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The Mexican busboy who cradled RFK as he lay dying

by Conrad Sanor (2020-03-31)


The busboy who cradled a dying Robert F. Kennedy after he was shot has revealed his struggle to get over the assassination. 

Juan Romero from San Jose, California, was only 17 at when the Senator was shot dead in the kitchen of the Ambassador Hotel in Los Angeles 47 years ago.

The 65 year concrete and asphalt paver old told the LA Times he has battled with the memory of the events for decades, insisting he feels responsible for what happened.

The deadly shooting unfolded just after midnight on June 5, 1968 after he had won the California presidential primary and made his victory speech in the ballroom to adoring supporters.

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Juan Romero from San Jose, California, was only 17 at when the Senator was shot dead in the kitchen of the Ambassador Hotel in Los Angeles 47 years ago. He comforted the politician as he lay dying 


The Mexican, who had moved to the United States at the age of 10, wanted to congratulate the man who many believe represented social justice and understood the plight of immigrants.

So he reached out his hand as he made his way through the kitchen, but as Kennedy returned the gesture, he fell to the floor.



Romero has told himself over the years that his actions led to his death.

He described Kennedy's character after he delivered room service during his stay in the build-up to his death.

'He made me feel like a regular citizen. He made me feel like a human being. He didn't look at my color, he didn't look at my position ... and like I tell everybody, he shook my hand. I didn't ask him.'

A staggering black and white photo taken just after the fatal shooting shows Romero clinging to Kennedy while others stood back in a bid to shield themselves. 

He told the LA Times the politician spoke after being shot, as one eye blinked and his leg twitched.






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Romero told himself for decades he was responsible for Kennedy's death, but now he says he is no longer crippled by the regret 







The shooting happened just after midnight on June 5, 1968 after he had won the California presidential primary and made his victory speech in the ballroom to adoring supporters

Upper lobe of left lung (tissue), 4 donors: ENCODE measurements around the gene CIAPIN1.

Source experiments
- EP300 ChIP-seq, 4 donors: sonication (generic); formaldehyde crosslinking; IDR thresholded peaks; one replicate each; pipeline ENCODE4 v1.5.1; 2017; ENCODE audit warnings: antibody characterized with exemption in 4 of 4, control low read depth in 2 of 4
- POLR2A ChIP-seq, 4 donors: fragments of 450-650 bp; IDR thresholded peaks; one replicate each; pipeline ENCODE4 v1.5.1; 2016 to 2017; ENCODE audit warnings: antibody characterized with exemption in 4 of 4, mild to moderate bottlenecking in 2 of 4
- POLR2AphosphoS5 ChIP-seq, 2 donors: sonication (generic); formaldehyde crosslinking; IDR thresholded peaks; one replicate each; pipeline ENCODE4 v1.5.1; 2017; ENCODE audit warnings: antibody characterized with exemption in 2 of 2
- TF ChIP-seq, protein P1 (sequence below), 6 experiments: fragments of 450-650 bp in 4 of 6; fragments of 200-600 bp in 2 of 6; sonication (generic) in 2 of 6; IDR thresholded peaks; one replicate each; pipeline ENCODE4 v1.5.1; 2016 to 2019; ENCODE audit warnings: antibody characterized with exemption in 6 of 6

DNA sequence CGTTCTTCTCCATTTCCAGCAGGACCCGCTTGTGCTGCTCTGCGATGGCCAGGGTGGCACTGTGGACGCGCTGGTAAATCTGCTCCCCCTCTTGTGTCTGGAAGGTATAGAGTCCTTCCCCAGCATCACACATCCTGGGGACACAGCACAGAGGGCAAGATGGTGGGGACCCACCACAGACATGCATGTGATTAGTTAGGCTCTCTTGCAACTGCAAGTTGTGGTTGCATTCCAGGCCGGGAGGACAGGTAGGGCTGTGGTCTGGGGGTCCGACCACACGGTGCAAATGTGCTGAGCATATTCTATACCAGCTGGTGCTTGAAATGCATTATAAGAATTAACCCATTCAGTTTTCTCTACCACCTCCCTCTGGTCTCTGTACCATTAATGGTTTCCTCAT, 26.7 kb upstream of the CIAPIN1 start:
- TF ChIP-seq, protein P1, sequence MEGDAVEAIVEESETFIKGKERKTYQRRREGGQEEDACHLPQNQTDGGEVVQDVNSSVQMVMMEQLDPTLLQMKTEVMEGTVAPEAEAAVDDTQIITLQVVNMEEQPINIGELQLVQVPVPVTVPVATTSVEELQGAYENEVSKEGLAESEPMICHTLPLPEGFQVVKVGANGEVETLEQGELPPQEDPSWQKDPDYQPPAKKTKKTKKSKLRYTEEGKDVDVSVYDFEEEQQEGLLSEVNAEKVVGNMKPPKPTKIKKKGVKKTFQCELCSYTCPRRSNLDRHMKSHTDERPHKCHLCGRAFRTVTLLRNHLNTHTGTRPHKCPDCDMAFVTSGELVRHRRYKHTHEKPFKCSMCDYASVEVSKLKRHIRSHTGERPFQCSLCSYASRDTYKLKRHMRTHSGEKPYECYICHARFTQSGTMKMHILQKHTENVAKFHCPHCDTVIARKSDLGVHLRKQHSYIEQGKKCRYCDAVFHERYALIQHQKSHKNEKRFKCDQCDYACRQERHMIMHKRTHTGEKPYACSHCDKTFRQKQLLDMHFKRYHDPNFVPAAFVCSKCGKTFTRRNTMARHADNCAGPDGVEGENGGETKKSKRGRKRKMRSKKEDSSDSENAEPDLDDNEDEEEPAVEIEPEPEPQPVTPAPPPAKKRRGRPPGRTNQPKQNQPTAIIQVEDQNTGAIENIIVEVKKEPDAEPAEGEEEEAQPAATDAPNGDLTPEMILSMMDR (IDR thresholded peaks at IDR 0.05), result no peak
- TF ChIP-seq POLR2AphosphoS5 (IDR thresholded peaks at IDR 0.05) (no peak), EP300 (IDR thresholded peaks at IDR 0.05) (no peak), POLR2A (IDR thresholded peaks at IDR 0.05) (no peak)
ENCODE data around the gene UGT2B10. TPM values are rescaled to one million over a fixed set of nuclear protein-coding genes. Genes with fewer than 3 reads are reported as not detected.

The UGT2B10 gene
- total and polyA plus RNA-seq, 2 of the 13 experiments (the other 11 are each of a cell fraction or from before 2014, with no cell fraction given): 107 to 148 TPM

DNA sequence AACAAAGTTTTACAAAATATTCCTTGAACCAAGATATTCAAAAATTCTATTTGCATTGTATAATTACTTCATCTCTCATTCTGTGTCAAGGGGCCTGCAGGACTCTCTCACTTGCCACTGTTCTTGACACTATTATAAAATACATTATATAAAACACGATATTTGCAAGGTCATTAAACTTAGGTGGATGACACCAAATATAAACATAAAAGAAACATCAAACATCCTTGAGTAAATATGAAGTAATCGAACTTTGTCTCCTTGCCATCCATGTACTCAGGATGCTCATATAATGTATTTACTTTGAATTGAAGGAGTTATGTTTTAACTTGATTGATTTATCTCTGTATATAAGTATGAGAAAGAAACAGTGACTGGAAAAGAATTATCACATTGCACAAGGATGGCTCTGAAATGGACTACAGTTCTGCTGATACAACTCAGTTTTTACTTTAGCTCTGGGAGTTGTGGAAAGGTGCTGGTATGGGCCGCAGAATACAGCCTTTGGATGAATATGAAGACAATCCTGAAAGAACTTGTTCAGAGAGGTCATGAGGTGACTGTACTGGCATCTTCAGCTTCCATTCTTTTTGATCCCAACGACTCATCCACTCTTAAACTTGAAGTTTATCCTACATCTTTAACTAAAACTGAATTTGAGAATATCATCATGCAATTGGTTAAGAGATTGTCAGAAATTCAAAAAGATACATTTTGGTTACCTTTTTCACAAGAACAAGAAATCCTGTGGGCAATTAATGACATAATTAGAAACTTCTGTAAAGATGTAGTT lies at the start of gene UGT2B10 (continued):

Sirhan Bishara Sirhan (left) is detained after firing the fatal shot. Kennedy was taken away on a stretcher but died a short time later


'First he asked, "Is everybody OK?' and I told him, 'Yes, everybody's OK." And then he turned away from me and said, "Everything's going to be OK".'

He was trying to protect his head from the cold concrete and admitted going to school the next with the blood still under his fingernails.

Palestinian Sirhan Bishara Sirhan was found guilty of the murder and told David Frost in a 1989 interview his 'connection' to Kennedy was that he supported Israel. 





Romero began to get over his depression when a woman from Germany, who was interested in Kennedy's life and career, reached out to him.

Claudia Zwiener, 45, wrote to Romero after she came across a story in the LA Times about Romero's visit to Kennedy's grave in Arlington. 

He told the newspaper: 'She really wanted to see how I was doing, and to find out if she could do anything to make it easier on my conscience.'








Romero began to get over his depression when Claudia Zwiener, who was interested in Kennedy's life and career, reached out to him. She wrote him a letter and she helped him get over some of the mental obstacles he faced


Romero traveled to Germany to meet her after a number of conversations over the phone and decided to return to the site of the assassination last year. 



The hotel has since been demolished and a memorial now stands in its place.

After years of avoiding the photo that had spread around the world in the aftermath of Kennedy's death, Zweiner showed him a book containing an image.

When he looked at it, she asked what he saw. 'I saw a person in need and another person trying to help him,' he said. 

He still thinks about Kennedy, he said, but insists he is not overcome bu regret. 



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The busboy who cradled a dying RFK has finally stepped out of the past - LA Times